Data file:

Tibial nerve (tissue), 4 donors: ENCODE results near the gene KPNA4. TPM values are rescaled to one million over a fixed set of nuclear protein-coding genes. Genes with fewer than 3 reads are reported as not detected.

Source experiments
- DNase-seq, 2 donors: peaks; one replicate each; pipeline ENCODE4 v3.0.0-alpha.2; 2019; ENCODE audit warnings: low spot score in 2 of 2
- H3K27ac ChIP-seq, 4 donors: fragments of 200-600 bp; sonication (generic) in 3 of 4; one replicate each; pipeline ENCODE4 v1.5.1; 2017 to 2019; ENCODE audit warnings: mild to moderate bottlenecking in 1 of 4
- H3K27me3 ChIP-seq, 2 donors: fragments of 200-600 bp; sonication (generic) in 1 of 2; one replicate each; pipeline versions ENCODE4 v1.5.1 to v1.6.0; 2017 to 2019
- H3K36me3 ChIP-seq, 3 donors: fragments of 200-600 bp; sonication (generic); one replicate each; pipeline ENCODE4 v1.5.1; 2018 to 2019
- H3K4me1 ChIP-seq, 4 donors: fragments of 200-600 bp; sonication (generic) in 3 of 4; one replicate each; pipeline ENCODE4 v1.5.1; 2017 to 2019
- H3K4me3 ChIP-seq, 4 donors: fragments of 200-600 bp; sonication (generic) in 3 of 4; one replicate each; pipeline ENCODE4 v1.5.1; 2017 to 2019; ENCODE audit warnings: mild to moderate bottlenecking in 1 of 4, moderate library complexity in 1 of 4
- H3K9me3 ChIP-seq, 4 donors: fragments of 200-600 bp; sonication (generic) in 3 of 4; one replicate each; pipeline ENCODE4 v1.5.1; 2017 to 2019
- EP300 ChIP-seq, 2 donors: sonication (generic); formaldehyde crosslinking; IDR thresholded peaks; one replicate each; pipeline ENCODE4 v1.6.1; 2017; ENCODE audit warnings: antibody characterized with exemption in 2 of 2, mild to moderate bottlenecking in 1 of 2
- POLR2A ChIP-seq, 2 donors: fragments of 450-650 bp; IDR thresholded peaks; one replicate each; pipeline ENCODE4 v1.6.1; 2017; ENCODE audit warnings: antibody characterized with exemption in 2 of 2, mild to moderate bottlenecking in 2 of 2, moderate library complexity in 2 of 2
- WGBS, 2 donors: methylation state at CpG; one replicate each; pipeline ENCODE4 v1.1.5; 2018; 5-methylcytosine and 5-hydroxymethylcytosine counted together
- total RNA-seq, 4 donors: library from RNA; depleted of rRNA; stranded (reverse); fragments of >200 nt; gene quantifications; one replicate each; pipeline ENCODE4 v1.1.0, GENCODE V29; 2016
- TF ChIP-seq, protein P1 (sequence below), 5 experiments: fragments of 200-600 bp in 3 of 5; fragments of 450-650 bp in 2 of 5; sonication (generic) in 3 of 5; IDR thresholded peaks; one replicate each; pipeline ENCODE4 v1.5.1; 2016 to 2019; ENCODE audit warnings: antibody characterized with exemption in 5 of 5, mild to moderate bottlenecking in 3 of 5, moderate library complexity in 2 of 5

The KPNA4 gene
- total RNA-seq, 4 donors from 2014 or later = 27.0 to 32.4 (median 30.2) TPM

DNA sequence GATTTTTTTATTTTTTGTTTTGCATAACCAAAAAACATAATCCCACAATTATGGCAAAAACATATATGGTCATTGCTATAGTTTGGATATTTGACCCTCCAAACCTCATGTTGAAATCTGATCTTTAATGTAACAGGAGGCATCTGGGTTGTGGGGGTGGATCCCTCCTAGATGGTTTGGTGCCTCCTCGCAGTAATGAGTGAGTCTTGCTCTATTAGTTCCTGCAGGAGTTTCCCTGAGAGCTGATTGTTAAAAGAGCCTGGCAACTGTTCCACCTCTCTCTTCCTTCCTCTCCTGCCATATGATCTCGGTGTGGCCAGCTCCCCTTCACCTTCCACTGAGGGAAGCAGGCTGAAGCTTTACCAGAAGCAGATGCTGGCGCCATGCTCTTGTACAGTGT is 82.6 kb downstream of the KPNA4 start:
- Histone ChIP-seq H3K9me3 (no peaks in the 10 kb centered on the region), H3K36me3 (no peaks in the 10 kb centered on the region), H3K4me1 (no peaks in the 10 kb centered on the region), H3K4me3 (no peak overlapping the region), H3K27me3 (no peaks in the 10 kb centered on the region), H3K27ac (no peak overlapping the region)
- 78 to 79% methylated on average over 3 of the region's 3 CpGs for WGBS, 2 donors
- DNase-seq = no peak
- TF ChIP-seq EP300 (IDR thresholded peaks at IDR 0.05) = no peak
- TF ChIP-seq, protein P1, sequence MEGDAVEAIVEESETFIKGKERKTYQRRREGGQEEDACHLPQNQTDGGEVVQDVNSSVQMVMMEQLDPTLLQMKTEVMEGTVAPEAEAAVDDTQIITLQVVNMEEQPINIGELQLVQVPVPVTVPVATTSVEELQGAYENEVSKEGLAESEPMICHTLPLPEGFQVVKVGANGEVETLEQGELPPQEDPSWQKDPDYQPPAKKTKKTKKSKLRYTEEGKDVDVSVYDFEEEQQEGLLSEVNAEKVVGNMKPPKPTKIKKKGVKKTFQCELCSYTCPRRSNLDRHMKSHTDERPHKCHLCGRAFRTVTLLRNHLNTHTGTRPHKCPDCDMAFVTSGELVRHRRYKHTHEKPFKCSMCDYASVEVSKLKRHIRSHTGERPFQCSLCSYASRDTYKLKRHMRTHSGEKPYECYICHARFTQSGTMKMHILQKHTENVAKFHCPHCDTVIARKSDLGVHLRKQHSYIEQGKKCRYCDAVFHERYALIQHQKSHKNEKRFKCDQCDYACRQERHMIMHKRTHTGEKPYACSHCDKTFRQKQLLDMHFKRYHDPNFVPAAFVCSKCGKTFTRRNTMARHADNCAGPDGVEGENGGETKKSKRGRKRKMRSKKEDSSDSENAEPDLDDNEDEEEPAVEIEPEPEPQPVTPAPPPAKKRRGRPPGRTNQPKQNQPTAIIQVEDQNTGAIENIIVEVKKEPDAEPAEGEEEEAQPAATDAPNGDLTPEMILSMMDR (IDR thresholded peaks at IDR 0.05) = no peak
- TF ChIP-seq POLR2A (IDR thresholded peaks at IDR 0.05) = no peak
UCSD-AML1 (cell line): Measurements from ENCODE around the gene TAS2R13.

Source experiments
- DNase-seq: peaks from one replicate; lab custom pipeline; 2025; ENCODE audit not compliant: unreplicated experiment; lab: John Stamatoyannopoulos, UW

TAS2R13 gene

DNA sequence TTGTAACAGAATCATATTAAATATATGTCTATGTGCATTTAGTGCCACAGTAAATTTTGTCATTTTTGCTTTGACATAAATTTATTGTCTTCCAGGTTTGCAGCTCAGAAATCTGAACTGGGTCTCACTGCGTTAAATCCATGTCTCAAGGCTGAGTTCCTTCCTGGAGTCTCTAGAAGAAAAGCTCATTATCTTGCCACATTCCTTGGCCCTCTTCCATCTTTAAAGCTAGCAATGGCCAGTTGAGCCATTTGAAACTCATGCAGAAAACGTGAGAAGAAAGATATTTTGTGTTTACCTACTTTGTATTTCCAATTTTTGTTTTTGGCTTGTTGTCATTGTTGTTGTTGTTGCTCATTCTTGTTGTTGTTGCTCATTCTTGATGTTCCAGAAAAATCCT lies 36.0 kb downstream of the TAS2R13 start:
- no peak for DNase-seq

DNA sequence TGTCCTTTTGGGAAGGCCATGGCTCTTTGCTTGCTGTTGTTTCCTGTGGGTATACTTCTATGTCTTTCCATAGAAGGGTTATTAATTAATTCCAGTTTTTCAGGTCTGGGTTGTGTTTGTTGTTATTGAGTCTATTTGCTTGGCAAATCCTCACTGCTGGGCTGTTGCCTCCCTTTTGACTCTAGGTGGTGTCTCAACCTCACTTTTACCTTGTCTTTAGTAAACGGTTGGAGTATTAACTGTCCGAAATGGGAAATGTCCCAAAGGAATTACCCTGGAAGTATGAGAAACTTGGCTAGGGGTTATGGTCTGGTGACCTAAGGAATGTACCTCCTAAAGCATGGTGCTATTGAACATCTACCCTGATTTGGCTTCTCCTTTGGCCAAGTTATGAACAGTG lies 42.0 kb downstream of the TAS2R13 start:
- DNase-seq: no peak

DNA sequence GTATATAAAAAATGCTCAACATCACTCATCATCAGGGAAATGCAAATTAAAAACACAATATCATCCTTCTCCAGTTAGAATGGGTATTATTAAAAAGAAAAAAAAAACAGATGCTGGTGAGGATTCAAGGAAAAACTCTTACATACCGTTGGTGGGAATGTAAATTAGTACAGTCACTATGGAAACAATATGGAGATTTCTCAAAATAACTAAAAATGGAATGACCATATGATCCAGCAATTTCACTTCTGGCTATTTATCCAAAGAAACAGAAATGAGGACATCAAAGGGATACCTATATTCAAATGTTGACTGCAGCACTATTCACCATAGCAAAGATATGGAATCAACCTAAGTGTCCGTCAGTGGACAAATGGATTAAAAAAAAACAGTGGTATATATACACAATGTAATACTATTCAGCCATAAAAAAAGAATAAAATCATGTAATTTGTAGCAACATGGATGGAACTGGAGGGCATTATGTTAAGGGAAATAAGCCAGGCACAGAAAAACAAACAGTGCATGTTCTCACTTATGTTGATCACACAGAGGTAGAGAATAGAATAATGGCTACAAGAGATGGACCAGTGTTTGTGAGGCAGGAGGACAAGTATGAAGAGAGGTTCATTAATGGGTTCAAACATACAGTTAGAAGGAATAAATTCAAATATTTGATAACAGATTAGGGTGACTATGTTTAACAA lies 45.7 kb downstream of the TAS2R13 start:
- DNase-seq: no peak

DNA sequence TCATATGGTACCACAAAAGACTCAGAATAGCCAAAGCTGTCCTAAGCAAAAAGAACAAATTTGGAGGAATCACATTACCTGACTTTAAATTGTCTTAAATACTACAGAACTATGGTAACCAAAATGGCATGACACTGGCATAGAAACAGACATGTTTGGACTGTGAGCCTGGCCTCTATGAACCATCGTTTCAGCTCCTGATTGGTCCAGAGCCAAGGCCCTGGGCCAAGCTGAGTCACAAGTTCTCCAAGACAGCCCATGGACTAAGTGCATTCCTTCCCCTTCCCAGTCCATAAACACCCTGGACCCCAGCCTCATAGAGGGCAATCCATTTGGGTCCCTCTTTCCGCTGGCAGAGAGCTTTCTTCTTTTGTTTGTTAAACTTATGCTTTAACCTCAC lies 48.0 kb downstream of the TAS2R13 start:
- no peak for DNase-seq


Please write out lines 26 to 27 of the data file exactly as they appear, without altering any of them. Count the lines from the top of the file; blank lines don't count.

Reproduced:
- DNase-seq: peaks from one replicate; lab custom pipeline; 2025; ENCODE audit not compliant: unreplicated experiment; lab: John Stamatoyannopoulos, UW

TAS2R13 gene